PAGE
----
Clinical Presentations

Pulmonary Manifestations

Tobacco: 13x increased risk of asbestosis in smokers (compared to non-smoking asbestos-exposed cohort)
– Household exposure to clothes of spouse or parent: increases risk of asbestosis
– Latency:
– Benign Asbestos Pleural Effusion: may occur within 10 years of exposure (this is the shortest latency period for any of the asbestos-related lung manifestations)
– Asbestosis, pleural plaques, and asbestos-related lung cancer: typically occur 20 years or more after exposure
– Malignant mesothelioma: usually occurs 30 years of more after exposure

– Pleural fluid: exudate
– Appearance:
– pH:
– Cell count/diff: PMN or mononuclear-predominant/eosinophilia seen in 52% of cases
– Culture:
– FOB: >1 asbestos bodies/hpf suggests asbestos exposure (but does not confirm asbestosis)
– Should do BAL in basilar segments to obtain asbestos bodies (due to gravity effect of deposition)
– CXR/Chest CT patterns:
– Interstital infiltrates: lower-lobe predominance
– Honeycombing: small cystic changes (seen best in lower fields) seen late in course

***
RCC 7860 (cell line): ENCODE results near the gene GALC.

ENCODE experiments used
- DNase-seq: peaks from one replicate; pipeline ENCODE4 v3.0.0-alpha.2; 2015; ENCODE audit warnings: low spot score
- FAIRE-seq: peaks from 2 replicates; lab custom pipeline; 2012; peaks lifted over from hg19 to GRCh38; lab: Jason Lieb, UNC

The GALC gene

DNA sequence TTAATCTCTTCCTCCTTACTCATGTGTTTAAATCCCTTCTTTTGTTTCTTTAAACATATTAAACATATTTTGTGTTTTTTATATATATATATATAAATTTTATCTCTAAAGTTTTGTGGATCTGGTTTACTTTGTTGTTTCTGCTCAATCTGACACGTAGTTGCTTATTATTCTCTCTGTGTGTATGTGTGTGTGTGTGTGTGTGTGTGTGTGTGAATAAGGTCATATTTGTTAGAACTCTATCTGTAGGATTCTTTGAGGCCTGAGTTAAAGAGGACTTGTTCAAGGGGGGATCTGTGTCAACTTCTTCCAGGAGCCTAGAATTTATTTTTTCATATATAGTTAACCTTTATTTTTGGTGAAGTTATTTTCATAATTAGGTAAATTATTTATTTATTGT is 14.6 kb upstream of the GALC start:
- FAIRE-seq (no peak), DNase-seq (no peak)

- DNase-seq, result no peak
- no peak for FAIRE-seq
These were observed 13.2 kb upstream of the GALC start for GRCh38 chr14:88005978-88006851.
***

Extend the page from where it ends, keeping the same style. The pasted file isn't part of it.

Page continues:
– Radiographic honeycombing correlates well with pathologic honeycombing
– Diaphragmatic pleural calcifications/ asbestos plaques: indicate history of asbestos exposure only and have no significance (they may become more numerous or grow over time)
– Asbestos pleural effusion: usually small-moderate and unilateral (bilateral in only 10% of cases)
– Rounded atelectasis:
– HRCT: picture mimics that of IPF
– More sensitive than CXR, especially in patients with subtle ILD and non-calcified pleural plaques
– Serum autoantibodies: may be seen
– Hypergammaglobulinemia: may be seen

Pathologic Patterns
– Desquamative Interstitial Pneumonia (DIP):
– Usual Interstitial Pneumonitis (UIP):

Other Manifestations